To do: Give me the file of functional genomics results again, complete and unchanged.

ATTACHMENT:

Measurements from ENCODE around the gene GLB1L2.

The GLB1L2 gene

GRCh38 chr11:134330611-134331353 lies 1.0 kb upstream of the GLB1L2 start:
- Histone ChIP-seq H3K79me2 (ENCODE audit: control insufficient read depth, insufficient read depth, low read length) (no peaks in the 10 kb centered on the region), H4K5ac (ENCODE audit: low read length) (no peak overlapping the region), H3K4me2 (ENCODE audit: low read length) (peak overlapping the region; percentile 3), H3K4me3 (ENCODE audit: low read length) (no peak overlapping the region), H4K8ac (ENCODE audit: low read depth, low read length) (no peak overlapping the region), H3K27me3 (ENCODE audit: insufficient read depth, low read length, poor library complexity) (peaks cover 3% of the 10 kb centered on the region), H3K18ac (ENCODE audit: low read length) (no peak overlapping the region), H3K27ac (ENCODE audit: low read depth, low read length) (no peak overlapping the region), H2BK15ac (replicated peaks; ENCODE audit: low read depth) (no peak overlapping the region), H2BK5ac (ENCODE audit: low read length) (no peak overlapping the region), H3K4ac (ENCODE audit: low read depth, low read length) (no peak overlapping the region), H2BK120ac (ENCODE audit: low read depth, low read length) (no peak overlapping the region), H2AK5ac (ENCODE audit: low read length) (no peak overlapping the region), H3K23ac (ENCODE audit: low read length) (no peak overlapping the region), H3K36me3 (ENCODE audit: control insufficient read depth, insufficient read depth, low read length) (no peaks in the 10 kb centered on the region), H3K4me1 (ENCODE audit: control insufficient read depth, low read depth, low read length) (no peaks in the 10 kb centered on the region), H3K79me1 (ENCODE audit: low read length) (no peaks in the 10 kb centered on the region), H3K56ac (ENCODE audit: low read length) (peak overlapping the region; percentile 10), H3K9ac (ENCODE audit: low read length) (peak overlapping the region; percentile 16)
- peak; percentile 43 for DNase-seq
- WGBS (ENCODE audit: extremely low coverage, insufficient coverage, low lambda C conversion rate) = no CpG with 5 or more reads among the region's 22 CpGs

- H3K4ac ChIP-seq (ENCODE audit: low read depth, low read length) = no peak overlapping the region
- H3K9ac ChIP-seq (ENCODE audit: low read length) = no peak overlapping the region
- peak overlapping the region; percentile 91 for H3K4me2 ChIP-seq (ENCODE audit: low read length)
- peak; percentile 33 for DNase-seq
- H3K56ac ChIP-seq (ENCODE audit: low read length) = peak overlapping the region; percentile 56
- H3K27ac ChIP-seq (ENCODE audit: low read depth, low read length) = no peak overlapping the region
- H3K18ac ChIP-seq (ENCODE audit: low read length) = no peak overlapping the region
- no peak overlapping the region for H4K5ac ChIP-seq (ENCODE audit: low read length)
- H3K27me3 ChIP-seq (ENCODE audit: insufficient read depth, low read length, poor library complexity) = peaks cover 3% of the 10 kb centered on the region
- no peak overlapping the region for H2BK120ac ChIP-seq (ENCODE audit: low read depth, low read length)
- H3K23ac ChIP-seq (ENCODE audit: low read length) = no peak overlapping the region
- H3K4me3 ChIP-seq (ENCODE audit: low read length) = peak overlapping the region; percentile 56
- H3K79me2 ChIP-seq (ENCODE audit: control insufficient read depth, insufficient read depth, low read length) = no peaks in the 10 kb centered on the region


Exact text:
Measurements from ENCODE around the gene GLB1L2.

The GLB1L2 gene

GRCh38 chr11:134330611-134331353 lies 1.0 kb upstream of the GLB1L2 start:
- Histone ChIP-seq H3K79me2 (ENCODE audit: control insufficient read depth, insufficient read depth, low read length) (no peaks in the 10 kb centered on the region), H4K5ac (ENCODE audit: low read length) (no peak overlapping the region), H3K4me2 (ENCODE audit: low read length) (peak overlapping the region; percentile 3), H3K4me3 (ENCODE audit: low read length) (no peak overlapping the region), H4K8ac (ENCODE audit: low read depth, low read length) (no peak overlapping the region), H3K27me3 (ENCODE audit: insufficient read depth, low read length, poor library complexity) (peaks cover 3% of the 10 kb centered on the region), H3K18ac (ENCODE audit: low read length) (no peak overlapping the region), H3K27ac (ENCODE audit: low read depth, low read length) (no peak overlapping the region), H2BK15ac (replicated peaks; ENCODE audit: low read depth) (no peak overlapping the region), H2BK5ac (ENCODE audit: low read length) (no peak overlapping the region), H3K4ac (ENCODE audit: low read depth, low read length) (no peak overlapping the region), H2BK120ac (ENCODE audit: low read depth, low read length) (no peak overlapping the region), H2AK5ac (ENCODE audit: low read length) (no peak overlapping the region), H3K23ac (ENCODE audit: low read length) (no peak overlapping the region), H3K36me3 (ENCODE audit: control insufficient read depth, insufficient read depth, low read length) (no peaks in the 10 kb centered on the region), H3K4me1 (ENCODE audit: control insufficient read depth, low read depth, low read length) (no peaks in the 10 kb centered on the region), H3K79me1 (ENCODE audit: low read length) (no peaks in the 10 kb centered on the region), H3K56ac (ENCODE audit: low read length) (peak overlapping the region; percentile 10), H3K9ac (ENCODE audit: low read length) (peak overlapping the region; percentile 16)
- peak; percentile 43 for DNase-seq
- WGBS (ENCODE audit: extremely low coverage, insufficient coverage, low lambda C conversion rate) = no CpG with 5 or more reads among the region's 22 CpGs

- H3K4ac ChIP-seq (ENCODE audit: low read depth, low read length) = no peak overlapping the region
- H3K9ac ChIP-seq (ENCODE audit: low read length) = no peak overlapping the region
- peak overlapping the region; percentile 91 for H3K4me2 ChIP-seq (ENCODE audit: low read length)
- peak; percentile 33 for DNase-seq
- H3K56ac ChIP-seq (ENCODE audit: low read length) = peak overlapping the region; percentile 56
- H3K27ac ChIP-seq (ENCODE audit: low read depth, low read length) = no peak overlapping the region
- H3K18ac ChIP-seq (ENCODE audit: low read length) = no peak overlapping the region
- no peak overlapping the region for H4K5ac ChIP-seq (ENCODE audit: low read length)
- H3K27me3 ChIP-seq (ENCODE audit: insufficient read depth, low read length, poor library complexity) = peaks cover 3% of the 10 kb centered on the region
- no peak overlapping the region for H2BK120ac ChIP-seq (ENCODE audit: low read depth, low read length)
- H3K23ac ChIP-seq (ENCODE audit: low read length) = no peak overlapping the region
- H3K4me3 ChIP-seq (ENCODE audit: low read length) = peak overlapping the region; percentile 56
- H3K79me2 ChIP-seq (ENCODE audit: control insufficient read depth, insufficient read depth, low read length) = no peaks in the 10 kb centered on the region